So it seems to me we could use a more general way to do delayed execution for some handlers. I.e. a version of the after-funcs at WM-handlers level. They could be executed after the regular handlers loop, in a more sandboxed manner.
Two possible approaches for this:

  • Handlers could register a callback (e.g. WM_afterfunc_register()). RNA setters could call this too.
  • Handlers could get flagged as "destructive", so they automatically execute delayed. E.g. OP-types could have a flag for this. RNA properties could have such a flag too, which the UI code could check and somehow cause a further delayed execution of its UI after-funcs (e.g. through a new handler with the destructive flag set).

I see some details to figure out, but that's the gist of it.

Note that I'm not proposing huge changes. Whatever we do should be doable without big changes.

A user pressing mouse buttons and keys in a particular order should always give the same result. If the outcome depends on how fast Blender can execute operators or redraw, the UI becomes unreliable in heavy scenes. I don't think events should ever be handled out of order.

I've actually wanted to get rid of special notifiers like ND_LAYOUTBROWSE and ND_LAYOUTDELETE. It's really hard to ensure such delayed handling is actually correct, since any data involved may be changed or deleted in the meantime. It also doesn't work with Python scripting.

We could try to be smarter about when to break out of the queue, and only do it when there is an active UI button or a menu is open. It would solve T74067 I think? Not sure if there are other cases.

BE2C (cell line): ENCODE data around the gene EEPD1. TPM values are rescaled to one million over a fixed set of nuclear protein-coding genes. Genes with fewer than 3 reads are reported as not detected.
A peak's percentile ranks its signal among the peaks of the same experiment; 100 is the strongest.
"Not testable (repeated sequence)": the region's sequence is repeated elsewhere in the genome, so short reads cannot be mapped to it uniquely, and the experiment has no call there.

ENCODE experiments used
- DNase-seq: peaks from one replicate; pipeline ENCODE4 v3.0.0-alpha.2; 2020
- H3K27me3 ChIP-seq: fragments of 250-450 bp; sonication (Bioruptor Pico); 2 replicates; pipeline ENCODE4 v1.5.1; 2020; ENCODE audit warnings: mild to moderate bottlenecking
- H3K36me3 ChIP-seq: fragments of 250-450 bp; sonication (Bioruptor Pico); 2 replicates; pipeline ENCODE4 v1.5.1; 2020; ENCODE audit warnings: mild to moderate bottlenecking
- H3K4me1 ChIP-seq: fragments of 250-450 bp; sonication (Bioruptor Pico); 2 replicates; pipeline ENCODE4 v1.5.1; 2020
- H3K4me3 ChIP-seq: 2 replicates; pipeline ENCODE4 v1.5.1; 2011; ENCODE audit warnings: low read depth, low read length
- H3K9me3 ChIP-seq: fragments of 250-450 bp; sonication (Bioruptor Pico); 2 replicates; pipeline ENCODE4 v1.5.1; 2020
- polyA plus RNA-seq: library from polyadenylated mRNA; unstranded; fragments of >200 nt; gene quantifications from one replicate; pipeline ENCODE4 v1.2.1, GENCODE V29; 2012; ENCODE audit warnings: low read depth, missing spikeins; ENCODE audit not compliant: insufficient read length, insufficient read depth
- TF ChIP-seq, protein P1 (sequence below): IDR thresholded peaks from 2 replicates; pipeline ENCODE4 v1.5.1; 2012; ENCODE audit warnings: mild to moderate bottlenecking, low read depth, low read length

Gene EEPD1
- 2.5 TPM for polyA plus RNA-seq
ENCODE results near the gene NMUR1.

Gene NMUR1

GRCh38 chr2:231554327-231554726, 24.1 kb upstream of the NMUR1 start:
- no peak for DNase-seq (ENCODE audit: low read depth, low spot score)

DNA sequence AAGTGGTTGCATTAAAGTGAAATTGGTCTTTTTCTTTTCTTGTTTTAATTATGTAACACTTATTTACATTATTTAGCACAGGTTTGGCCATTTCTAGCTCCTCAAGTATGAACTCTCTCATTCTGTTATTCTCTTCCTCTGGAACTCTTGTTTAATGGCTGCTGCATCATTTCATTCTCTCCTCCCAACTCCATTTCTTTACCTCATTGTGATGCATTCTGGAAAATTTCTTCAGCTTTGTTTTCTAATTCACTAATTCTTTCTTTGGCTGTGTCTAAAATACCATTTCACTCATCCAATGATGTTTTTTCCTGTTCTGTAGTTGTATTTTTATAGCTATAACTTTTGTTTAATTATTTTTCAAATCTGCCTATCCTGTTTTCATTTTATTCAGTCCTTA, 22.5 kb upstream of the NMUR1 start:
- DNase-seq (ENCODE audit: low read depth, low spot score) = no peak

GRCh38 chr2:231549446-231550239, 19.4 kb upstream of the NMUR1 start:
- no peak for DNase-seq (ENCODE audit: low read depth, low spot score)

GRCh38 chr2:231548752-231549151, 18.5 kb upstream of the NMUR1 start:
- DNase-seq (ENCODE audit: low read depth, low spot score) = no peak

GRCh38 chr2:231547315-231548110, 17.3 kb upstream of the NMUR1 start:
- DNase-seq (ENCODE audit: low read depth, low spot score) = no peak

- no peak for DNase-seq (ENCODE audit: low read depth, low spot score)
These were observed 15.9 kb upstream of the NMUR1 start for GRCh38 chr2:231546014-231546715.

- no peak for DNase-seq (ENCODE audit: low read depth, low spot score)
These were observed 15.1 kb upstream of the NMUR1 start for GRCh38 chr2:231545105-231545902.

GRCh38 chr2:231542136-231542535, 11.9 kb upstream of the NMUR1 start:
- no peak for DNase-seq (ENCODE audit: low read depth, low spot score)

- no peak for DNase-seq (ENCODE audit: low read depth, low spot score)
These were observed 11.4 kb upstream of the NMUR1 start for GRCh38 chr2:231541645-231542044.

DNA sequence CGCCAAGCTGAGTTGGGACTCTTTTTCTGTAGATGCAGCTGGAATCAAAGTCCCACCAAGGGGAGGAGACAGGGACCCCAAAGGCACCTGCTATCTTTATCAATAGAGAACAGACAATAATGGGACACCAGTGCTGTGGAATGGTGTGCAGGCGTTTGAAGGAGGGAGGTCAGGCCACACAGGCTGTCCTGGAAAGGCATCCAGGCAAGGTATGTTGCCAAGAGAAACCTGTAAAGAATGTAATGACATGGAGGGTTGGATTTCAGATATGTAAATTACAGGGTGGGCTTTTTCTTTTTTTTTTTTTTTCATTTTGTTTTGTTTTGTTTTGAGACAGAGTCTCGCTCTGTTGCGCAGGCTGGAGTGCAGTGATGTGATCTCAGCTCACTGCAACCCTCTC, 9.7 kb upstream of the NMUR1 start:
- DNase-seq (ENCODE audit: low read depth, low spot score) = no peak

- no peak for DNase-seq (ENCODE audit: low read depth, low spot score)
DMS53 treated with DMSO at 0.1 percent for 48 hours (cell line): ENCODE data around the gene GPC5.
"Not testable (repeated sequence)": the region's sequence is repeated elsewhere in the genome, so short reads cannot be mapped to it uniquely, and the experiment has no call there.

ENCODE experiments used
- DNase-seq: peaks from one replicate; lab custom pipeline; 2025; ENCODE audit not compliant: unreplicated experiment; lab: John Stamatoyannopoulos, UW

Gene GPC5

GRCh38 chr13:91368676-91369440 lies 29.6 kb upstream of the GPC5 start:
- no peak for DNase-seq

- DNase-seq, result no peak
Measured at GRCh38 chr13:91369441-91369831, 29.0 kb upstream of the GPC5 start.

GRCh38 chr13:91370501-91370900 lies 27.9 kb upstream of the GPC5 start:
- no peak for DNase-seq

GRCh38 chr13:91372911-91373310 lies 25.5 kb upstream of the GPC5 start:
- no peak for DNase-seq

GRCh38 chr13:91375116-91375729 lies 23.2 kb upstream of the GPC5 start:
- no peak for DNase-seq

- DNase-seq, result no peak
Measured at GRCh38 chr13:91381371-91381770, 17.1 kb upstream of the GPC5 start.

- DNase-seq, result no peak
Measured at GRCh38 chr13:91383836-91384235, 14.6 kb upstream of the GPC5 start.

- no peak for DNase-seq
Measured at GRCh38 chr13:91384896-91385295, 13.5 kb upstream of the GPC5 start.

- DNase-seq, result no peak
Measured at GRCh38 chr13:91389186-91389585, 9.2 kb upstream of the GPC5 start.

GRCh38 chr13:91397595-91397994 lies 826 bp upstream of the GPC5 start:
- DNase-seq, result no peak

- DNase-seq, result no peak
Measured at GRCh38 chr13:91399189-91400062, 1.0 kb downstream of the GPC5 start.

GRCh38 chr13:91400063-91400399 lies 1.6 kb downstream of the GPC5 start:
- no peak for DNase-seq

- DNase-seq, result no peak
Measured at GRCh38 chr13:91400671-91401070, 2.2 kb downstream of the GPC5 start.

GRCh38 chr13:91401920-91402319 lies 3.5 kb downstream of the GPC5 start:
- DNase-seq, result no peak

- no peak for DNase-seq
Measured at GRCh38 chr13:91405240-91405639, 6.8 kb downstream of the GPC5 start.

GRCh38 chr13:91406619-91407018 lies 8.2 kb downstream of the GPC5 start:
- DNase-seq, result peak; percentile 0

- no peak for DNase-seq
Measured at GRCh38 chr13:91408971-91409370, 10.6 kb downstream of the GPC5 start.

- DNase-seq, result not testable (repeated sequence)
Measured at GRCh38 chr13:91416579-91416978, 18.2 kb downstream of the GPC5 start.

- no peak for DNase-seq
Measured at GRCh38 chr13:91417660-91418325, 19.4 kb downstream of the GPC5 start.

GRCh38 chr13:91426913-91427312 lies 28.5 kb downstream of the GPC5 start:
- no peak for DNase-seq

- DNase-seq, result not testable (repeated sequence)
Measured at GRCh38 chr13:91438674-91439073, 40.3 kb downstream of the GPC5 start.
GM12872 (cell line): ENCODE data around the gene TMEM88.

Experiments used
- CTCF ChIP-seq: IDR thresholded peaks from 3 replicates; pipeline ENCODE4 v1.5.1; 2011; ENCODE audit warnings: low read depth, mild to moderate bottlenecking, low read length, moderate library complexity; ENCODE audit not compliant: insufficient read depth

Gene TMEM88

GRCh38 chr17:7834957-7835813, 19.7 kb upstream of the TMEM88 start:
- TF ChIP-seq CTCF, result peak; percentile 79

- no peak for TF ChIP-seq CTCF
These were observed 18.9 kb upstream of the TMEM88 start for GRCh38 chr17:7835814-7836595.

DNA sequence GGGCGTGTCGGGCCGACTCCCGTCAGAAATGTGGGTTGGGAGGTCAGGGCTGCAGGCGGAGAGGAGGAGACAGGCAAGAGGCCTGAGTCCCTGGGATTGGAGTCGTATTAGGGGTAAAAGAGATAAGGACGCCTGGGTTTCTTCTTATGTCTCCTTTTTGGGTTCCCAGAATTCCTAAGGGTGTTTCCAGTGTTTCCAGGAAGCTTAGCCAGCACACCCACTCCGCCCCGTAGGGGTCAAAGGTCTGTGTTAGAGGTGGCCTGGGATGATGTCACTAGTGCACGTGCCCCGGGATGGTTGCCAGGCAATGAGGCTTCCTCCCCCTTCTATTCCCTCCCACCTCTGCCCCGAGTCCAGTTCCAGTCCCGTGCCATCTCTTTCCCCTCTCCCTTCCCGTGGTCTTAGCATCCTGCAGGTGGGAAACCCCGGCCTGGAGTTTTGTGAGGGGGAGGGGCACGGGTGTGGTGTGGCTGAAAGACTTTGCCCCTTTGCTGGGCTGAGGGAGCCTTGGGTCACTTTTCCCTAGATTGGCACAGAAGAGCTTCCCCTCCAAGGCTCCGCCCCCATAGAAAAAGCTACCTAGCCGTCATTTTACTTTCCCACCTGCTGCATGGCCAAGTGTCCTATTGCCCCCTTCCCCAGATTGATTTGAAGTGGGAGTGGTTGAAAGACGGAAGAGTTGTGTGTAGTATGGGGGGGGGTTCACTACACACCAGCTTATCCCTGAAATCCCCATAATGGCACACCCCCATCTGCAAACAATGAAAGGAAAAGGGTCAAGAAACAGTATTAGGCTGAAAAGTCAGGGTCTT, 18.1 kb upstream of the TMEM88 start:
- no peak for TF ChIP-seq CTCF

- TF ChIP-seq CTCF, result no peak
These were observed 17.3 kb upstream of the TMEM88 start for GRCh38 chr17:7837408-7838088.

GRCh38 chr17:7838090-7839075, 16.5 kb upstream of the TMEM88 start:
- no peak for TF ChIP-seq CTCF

It's always possible that some event activates a button before redrawing, this would need to be double checked.

The performance impact of this is a problem I think. I guess it's fine in most cases, but then it might lead to subtle slowdowns that we never detect. Thinking of cases like:

  • Typing numeric input for transform of a heavy mesh
  • Mouse button down + mouse move when starting to paint a stroke
  • Timer events
  • Fake mouse move events to force a refresh
  • Window events
  • Modal operators in add-ons that always run

I'm not sure if these are an actual problem, I haven't tested.

This patch doesn't impact modal operators, window events, timers ... etc, only operators that invoke/exec & finish.

This means a modal operator _could_ remove a data-block, which the user then access in the UI, in practice modal operators tend not to remove data-blocks.

The kind of lag you experience tend to be for holding keys where each key-stroke runs an operator.

For the text editor this could be an issue, I tested a Python template duplicated to 10k lines, on my system this works acceptably, for 20k lines the lag is noticeable if you hold a key down.

The only case I found which was obviously a problem was changing frames, as you're likely to hold the left/right key to change the frame, and lag in this case is noticeable.

We could reverse logic with a flag for operators such as frame-change and text input not require a full refresh after executing (edit, the patch has been updated to work this way).

It seems to me that we keep reinventing new solutions to the same core problem: changing context, UI or non-UI data from within the handling loop.
E.g.: UI after-funcs, wm_exit_schedule_delayed(), RNA UI context changes like rna_Window_workspace_set()/rna_Window_workspace_update(), UI context changes through operators (e.g. see ND_LAYOUTBROWSE, or ND_LAYOUTDELETE), bScreen.skip_handling (an old hack of mine...). There are probably more.

Indeed, it would be nice to consolidate solutions.

This case could too be fixed by delaying execution of the undo operator (which could mean executing handlers our of order - maybe that's fine, but it could be prevented too).

I'd be wary of out-of-order execution, if it was done it would need to be some isolated case we can be sure is supported.


So it seems to me we could use a more general way to do delayed execution for some handlers. I.e. a version of the after-funcs at WM-handlers level. They could be executed after the regular handlers loop, in a more sandboxed manner.